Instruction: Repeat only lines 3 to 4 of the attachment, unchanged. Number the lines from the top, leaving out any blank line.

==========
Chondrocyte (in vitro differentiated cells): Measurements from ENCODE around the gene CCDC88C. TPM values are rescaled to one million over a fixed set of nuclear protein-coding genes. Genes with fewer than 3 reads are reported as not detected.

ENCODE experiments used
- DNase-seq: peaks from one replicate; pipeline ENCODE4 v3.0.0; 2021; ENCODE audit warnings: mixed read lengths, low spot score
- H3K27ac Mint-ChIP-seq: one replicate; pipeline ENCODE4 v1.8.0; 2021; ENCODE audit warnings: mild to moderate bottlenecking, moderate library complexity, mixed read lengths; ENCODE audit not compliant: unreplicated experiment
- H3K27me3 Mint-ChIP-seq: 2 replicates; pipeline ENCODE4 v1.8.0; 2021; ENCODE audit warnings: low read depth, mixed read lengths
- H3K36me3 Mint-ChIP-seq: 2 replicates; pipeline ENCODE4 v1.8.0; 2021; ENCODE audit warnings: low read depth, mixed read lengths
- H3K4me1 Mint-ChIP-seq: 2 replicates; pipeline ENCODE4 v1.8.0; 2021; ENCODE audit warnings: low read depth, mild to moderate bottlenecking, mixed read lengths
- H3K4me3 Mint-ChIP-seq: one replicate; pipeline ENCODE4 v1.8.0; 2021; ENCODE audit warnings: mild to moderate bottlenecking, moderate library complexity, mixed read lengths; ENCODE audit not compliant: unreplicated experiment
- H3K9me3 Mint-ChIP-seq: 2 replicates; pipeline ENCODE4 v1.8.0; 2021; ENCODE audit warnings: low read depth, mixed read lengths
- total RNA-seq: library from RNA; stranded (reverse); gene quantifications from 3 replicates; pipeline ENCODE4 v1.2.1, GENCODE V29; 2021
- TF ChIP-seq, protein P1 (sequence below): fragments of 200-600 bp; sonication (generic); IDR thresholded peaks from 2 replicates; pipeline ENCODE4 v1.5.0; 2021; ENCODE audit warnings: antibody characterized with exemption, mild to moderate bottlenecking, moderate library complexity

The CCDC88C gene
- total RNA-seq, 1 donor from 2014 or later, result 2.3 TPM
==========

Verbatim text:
- DNase-seq: peaks from one replicate; pipeline ENCODE4 v3.0.0; 2021; ENCODE audit warnings: mixed read lengths, low spot score
- H3K27ac Mint-ChIP-seq: one replicate; pipeline ENCODE4 v1.8.0; 2021; ENCODE audit warnings: mild to moderate bottlenecking, moderate library complexity, mixed read lengths; ENCODE audit not compliant: unreplicated experiment